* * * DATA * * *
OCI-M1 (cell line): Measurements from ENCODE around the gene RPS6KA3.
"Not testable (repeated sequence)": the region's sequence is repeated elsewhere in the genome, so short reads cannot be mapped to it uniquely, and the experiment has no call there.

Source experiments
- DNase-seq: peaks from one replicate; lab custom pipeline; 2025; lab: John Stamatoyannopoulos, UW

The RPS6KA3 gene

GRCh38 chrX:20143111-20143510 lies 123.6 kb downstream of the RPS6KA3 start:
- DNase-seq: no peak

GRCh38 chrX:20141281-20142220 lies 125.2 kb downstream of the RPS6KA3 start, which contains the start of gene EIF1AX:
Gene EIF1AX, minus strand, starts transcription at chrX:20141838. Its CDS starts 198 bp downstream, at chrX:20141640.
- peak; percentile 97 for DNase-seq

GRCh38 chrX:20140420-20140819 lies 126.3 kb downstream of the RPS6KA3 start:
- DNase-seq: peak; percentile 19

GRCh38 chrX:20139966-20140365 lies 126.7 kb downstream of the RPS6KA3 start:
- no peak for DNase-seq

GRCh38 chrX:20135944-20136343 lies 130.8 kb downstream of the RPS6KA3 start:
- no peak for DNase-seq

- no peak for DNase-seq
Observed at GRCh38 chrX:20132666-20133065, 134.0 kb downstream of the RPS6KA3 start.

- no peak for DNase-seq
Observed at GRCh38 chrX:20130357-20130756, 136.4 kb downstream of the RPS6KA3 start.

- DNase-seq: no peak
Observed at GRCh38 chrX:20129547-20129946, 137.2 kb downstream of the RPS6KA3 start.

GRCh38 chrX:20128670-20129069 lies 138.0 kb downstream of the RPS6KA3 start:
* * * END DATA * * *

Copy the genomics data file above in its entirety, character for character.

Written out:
OCI-M1 (cell line): Measurements from ENCODE around the gene RPS6KA3.
"Not testable (repeated sequence)": the region's sequence is repeated elsewhere in the genome, so short reads cannot be mapped to it uniquely, and the experiment has no call there.

Source experiments
- DNase-seq: peaks from one replicate; lab custom pipeline; 2025; lab: John Stamatoyannopoulos, UW

The RPS6KA3 gene

GRCh38 chrX:20143111-20143510 lies 123.6 kb downstream of the RPS6KA3 start:
- DNase-seq: no peak

GRCh38 chrX:20141281-20142220 lies 125.2 kb downstream of the RPS6KA3 start, which contains the start of gene EIF1AX:
Gene EIF1AX, minus strand, starts transcription at chrX:20141838. Its CDS starts 198 bp downstream, at chrX:20141640.
- peak; percentile 97 for DNase-seq

GRCh38 chrX:20140420-20140819 lies 126.3 kb downstream of the RPS6KA3 start:
- DNase-seq: peak; percentile 19

GRCh38 chrX:20139966-20140365 lies 126.7 kb downstream of the RPS6KA3 start:
- no peak for DNase-seq

GRCh38 chrX:20135944-20136343 lies 130.8 kb downstream of the RPS6KA3 start:
- no peak for DNase-seq

- no peak for DNase-seq
Observed at GRCh38 chrX:20132666-20133065, 134.0 kb downstream of the RPS6KA3 start.

- no peak for DNase-seq
Observed at GRCh38 chrX:20130357-20130756, 136.4 kb downstream of the RPS6KA3 start.

- DNase-seq: no peak
Observed at GRCh38 chrX:20129547-20129946, 137.2 kb downstream of the RPS6KA3 start.

GRCh38 chrX:20128670-20129069 lies 138.0 kb downstream of the RPS6KA3 start: